The book focuses primarily on two UN-promoted organizational arrangements: the United Nations ICT Task Force (UNICTTF) and the working group on Internet governance (WGIG), which represent tangible projects that emerged through the problematization of the digital revolution and became ordered through a process of assembling and translation (Chapter 2). The bulk of the book (Chapters 3 to 6) breaks down and analyzes critical instances of ordering within each of these hybrid forums. The author first focuses on how the forums attracted and engaged social worlds (stakeholders), encompassing an instance of translation which “ordered objects, subjects, techniques and rationalities in new ways” (p. 40) and laying bare the power effects that exist in particular categorizations (Chapter 3). From there, Flyverbom looks at the fluid arrangements embodied in the WGIG and UNICTTF; the ways in which these hybrid forums managed to organize around issues pertaining to the politics of the Internet; and the techniques these hybrid forums developed to ensure diverse social worlds (stakeholders) could effectively work together (Chapter 4). In particular, the author stresses the importance of the forums as providing space for dialogue in which participants did not need to agree, since the ultimate goal of each forum became one of facilitating dialogue rather than reaching consensus or offering concrete policy solutions.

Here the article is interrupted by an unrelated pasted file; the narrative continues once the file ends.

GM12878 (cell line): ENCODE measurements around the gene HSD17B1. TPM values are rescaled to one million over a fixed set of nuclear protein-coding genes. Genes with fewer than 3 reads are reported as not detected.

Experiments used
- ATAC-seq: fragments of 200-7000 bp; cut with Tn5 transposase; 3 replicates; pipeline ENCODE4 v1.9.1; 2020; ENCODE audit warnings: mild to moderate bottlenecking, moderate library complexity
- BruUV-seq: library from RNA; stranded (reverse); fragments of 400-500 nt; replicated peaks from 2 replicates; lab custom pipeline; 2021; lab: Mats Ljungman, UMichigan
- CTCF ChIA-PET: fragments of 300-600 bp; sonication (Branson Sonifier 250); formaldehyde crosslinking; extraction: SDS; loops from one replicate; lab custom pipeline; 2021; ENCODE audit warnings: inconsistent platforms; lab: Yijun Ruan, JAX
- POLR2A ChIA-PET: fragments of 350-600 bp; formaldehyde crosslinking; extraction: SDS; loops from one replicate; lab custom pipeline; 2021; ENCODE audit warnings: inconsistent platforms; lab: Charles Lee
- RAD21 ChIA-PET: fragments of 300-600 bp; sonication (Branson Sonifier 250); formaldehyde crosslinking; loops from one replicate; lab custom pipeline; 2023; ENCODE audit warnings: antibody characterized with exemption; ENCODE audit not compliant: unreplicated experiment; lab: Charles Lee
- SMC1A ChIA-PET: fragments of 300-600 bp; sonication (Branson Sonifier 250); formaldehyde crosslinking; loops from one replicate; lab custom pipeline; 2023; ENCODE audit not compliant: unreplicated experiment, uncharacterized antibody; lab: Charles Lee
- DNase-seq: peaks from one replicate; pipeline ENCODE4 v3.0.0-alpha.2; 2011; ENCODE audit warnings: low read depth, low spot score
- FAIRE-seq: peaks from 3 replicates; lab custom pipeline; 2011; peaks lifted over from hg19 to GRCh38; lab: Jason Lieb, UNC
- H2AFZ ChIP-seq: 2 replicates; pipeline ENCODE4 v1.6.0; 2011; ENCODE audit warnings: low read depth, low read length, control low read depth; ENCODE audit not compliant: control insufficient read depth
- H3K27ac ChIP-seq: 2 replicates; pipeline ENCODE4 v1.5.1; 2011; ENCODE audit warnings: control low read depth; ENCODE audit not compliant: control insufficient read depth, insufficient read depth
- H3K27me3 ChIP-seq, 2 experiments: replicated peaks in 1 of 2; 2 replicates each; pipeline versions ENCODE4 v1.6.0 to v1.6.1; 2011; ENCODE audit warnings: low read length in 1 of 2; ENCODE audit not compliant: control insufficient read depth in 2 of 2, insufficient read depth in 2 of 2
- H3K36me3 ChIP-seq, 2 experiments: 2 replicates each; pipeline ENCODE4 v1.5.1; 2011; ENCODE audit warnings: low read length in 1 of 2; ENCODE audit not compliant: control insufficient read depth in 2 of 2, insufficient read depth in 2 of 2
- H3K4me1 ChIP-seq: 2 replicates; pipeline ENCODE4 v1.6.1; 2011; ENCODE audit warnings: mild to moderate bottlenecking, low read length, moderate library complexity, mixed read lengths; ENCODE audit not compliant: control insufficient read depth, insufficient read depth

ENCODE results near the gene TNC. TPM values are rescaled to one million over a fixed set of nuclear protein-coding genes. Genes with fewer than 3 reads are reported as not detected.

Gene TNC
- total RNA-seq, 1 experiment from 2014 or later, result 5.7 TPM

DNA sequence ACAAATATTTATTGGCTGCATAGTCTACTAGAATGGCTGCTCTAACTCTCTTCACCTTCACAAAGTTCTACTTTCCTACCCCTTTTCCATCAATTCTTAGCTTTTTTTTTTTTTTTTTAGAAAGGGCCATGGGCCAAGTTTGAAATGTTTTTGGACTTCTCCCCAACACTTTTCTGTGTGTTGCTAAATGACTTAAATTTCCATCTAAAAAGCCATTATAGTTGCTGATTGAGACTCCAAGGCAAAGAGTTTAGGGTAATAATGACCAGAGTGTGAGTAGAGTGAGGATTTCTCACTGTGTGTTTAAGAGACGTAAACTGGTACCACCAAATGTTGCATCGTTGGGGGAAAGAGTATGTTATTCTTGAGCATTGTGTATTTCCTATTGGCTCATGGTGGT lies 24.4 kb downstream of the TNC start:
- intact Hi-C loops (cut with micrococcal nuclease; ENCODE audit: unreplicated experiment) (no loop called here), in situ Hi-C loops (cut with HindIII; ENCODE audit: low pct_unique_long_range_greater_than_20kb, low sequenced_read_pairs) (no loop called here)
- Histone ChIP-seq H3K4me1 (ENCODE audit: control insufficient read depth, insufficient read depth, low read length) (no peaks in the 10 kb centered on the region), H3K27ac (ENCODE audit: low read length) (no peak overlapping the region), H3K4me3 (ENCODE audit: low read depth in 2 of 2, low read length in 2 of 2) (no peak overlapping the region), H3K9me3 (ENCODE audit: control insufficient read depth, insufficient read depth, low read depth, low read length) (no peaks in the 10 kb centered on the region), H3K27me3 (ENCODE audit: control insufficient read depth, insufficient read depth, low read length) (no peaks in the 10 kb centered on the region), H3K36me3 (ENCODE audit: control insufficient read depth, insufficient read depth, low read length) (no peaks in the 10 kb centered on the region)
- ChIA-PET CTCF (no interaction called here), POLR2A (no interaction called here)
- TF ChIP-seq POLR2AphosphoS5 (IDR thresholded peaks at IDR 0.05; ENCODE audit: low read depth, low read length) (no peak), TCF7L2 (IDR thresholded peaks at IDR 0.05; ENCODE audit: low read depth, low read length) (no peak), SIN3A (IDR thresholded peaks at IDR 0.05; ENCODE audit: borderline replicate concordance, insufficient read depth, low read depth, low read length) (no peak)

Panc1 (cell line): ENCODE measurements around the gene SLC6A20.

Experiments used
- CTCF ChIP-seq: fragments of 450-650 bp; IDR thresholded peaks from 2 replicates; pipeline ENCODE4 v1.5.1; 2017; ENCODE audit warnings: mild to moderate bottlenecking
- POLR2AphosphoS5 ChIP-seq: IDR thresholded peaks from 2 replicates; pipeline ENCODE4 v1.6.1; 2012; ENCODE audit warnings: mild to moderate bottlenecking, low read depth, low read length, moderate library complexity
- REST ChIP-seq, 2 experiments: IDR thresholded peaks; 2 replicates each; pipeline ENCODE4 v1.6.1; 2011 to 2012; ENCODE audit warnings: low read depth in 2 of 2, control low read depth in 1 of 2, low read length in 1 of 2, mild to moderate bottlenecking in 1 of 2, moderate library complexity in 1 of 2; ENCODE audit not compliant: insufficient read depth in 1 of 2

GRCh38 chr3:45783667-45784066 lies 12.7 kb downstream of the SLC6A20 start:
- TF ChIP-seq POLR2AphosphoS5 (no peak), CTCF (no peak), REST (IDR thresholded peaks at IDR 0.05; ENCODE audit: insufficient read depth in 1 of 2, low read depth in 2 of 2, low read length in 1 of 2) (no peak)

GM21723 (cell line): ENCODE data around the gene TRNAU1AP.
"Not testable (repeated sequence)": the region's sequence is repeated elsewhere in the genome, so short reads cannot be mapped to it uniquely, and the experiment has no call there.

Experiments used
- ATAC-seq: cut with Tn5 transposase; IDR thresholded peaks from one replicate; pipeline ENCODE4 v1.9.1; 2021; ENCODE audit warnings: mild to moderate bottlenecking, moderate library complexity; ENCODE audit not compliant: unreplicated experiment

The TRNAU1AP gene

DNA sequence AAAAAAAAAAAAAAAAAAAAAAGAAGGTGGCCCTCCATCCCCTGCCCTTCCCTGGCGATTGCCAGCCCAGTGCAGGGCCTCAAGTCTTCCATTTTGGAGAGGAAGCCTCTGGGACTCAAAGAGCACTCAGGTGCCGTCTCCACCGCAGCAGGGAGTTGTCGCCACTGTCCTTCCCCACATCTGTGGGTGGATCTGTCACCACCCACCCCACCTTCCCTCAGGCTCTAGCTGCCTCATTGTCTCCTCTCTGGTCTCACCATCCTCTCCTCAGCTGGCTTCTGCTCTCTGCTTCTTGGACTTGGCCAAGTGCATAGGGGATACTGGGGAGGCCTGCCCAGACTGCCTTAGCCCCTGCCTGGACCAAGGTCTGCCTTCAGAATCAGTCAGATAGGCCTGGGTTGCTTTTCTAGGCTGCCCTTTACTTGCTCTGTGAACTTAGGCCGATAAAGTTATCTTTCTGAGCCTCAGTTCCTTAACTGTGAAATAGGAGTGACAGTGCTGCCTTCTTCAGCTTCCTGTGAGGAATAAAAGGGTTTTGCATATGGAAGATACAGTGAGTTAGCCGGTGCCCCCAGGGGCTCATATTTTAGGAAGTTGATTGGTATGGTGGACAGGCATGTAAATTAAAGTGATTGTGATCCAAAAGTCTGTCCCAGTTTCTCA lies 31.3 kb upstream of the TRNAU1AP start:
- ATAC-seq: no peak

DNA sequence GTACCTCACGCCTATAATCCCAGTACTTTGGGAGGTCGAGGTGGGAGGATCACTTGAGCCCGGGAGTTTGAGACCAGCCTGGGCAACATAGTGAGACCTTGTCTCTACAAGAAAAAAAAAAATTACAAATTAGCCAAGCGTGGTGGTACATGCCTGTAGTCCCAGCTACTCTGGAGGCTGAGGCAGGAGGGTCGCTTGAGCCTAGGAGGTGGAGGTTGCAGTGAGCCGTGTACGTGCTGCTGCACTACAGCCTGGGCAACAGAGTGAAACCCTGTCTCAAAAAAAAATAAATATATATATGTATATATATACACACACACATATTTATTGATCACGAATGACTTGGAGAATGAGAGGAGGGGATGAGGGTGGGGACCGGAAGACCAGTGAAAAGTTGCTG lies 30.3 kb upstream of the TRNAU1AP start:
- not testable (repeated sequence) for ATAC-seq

Chapter 5 illustrates the ways in which these hybrid forums located themselves as key players in the ordering of Internet governance, situating the politics of the Internet as a visible socio-political (as opposed to merely technical) area of concern. While the WGIG and UNICTTF arrangements were eventually displaced (destabilized) by the UN Global Alliance for ICT and Development (GAID) and the Internet Governance Forum, respectively (Chapter 6), the continuation of dynamic multi-stakeholder approaches in each of these new manifestations illustrates a newfound acceptance of hybrid arrangements, which have evolved from WSIS-based experiments to established practice within UN-based Internet governance processes. Flyverbom suggests that in some ways these new manifestations represent an evolution of and improvement in the hybrid forum model that allows the mobilizations to maintain legitimacy and authority. The book concludes with a summary of how ordering shapes the “objects, subjects, techniques and rationalities” (p. 160) within multi-stakeholder processes and an analysis of the effects of governing through dialogue.